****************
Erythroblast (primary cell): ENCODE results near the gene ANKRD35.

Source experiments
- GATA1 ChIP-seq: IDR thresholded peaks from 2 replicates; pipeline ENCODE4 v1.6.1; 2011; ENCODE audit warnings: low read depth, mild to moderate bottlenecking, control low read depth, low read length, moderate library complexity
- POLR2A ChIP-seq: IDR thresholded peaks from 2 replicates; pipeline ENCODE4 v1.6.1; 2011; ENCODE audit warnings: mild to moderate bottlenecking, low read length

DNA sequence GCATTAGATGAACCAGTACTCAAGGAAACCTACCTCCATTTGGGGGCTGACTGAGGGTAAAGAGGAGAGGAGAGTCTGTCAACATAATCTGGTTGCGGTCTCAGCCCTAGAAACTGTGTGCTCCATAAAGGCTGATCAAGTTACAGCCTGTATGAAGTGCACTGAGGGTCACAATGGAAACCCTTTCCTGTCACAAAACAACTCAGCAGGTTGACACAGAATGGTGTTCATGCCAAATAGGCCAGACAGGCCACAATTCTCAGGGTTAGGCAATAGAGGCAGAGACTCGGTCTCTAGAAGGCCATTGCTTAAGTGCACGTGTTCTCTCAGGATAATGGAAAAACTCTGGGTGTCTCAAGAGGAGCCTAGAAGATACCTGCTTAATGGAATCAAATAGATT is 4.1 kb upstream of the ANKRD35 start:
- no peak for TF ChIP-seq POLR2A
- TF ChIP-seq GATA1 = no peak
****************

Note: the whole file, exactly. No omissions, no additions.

Erythroblast (primary cell): ENCODE results near the gene ANKRD35.

Source experiments
- GATA1 ChIP-seq: IDR thresholded peaks from 2 replicates; pipeline ENCODE4 v1.6.1; 2011; ENCODE audit warnings: low read depth, mild to moderate bottlenecking, control low read depth, low read length, moderate library complexity
- POLR2A ChIP-seq: IDR thresholded peaks from 2 replicates; pipeline ENCODE4 v1.6.1; 2011; ENCODE audit warnings: mild to moderate bottlenecking, low read length

DNA sequence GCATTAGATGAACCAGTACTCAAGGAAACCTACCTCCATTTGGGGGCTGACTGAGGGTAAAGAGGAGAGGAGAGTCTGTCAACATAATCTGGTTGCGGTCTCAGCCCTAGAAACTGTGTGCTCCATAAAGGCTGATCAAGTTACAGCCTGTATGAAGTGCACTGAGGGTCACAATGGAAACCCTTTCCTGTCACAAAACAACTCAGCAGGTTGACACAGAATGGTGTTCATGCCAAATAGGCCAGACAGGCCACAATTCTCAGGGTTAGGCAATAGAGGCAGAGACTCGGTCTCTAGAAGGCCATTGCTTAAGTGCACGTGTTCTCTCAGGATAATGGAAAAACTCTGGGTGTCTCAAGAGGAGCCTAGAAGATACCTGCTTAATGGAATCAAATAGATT is 4.1 kb upstream of the ANKRD35 start:
- no peak for TF ChIP-seq POLR2A
- TF ChIP-seq GATA1 = no peak